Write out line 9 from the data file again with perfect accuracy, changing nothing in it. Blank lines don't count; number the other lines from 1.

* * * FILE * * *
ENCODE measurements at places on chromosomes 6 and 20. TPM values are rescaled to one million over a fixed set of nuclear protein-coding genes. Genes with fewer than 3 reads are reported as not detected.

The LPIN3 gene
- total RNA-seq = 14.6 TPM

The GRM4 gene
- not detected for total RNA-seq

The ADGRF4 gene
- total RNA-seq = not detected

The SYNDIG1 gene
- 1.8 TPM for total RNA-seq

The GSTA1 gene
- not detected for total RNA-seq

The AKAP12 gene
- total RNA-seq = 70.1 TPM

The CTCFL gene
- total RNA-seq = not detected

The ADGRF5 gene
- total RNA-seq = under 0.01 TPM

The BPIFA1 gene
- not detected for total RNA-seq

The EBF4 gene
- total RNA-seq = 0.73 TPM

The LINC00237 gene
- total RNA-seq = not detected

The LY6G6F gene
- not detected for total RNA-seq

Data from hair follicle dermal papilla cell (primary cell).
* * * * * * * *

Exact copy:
- 1.8 TPM for total RNA-seq